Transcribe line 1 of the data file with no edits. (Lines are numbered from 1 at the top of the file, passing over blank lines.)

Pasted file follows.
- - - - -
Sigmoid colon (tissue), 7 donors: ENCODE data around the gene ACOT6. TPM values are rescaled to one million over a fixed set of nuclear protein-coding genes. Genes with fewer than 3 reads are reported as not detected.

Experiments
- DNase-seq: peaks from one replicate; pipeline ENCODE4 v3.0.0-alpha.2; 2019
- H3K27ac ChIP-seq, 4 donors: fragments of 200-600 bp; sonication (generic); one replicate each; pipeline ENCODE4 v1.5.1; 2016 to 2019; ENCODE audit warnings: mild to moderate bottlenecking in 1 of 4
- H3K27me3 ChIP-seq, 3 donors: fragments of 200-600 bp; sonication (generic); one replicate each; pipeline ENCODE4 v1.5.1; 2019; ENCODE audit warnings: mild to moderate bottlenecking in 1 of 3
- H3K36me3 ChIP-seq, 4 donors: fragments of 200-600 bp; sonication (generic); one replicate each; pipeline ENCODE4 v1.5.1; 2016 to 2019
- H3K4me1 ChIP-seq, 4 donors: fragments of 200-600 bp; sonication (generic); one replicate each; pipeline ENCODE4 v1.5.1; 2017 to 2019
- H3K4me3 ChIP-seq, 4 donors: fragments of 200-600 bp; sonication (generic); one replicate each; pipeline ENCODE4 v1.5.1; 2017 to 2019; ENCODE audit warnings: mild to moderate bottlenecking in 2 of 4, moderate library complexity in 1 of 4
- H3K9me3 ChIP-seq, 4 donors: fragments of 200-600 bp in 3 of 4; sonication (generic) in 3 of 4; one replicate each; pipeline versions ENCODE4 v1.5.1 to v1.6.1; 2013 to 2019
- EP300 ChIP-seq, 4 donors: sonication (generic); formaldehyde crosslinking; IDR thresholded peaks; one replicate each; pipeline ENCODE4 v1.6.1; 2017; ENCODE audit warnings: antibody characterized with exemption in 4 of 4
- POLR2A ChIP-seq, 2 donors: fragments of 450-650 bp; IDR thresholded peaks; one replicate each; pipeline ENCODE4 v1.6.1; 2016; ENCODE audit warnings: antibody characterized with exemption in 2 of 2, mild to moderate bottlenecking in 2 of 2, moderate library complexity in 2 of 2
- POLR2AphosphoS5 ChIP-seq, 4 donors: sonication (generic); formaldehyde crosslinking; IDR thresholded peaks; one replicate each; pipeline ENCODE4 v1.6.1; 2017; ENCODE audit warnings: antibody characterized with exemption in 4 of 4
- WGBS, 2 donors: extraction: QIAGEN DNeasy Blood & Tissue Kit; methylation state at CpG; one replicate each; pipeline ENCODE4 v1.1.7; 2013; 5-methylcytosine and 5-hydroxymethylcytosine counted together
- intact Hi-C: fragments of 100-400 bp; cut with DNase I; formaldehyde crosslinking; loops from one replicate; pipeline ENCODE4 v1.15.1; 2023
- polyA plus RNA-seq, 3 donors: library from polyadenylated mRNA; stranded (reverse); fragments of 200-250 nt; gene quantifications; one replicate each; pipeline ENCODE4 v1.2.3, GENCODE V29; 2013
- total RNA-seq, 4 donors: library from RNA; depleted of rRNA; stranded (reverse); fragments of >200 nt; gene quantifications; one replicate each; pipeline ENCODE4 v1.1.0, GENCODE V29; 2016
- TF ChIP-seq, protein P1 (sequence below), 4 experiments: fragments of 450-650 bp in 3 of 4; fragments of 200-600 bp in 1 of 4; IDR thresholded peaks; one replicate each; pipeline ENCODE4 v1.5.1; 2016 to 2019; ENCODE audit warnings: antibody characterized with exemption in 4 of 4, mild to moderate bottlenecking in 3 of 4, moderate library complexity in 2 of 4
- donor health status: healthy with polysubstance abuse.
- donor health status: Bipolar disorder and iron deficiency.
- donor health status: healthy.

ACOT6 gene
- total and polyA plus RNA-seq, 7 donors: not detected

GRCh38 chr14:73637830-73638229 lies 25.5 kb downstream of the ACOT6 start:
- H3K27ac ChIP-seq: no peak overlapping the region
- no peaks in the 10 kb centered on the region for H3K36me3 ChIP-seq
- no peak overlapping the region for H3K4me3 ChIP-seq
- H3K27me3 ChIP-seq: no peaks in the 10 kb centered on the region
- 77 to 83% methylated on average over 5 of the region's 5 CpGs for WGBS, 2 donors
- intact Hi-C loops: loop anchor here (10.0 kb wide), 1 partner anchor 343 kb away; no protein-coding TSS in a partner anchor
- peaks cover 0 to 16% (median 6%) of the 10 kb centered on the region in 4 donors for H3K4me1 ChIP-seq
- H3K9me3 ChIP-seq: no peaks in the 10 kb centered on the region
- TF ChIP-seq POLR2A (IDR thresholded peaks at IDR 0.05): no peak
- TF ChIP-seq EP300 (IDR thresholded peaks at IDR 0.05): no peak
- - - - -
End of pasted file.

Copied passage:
Sigmoid colon (tissue), 7 donors: ENCODE data around the gene ACOT6. TPM values are rescaled to one million over a fixed set of nuclear protein-coding genes. Genes with fewer than 3 reads are reported as not detected.